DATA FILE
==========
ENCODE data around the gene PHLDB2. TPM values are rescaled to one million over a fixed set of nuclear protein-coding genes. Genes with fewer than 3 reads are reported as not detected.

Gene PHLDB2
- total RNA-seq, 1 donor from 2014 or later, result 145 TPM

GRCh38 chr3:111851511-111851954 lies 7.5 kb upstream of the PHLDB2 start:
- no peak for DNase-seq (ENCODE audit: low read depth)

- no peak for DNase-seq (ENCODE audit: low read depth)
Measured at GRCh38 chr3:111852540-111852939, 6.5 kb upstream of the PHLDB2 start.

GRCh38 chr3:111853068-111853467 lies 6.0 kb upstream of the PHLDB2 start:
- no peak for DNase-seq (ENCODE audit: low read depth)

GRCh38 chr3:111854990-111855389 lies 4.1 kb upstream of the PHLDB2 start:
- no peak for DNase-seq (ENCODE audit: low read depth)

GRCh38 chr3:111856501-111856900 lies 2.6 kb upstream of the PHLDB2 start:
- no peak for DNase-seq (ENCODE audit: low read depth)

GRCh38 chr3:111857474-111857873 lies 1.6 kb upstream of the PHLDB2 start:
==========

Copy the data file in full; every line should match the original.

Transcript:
ENCODE data around the gene PHLDB2. TPM values are rescaled to one million over a fixed set of nuclear protein-coding genes. Genes with fewer than 3 reads are reported as not detected.

Gene PHLDB2
- total RNA-seq, 1 donor from 2014 or later, result 145 TPM

GRCh38 chr3:111851511-111851954 lies 7.5 kb upstream of the PHLDB2 start:
- no peak for DNase-seq (ENCODE audit: low read depth)

- no peak for DNase-seq (ENCODE audit: low read depth)
Measured at GRCh38 chr3:111852540-111852939, 6.5 kb upstream of the PHLDB2 start.

GRCh38 chr3:111853068-111853467 lies 6.0 kb upstream of the PHLDB2 start:
- no peak for DNase-seq (ENCODE audit: low read depth)

GRCh38 chr3:111854990-111855389 lies 4.1 kb upstream of the PHLDB2 start:
- no peak for DNase-seq (ENCODE audit: low read depth)

GRCh38 chr3:111856501-111856900 lies 2.6 kb upstream of the PHLDB2 start:
- no peak for DNase-seq (ENCODE audit: low read depth)

GRCh38 chr3:111857474-111857873 lies 1.6 kb upstream of the PHLDB2 start: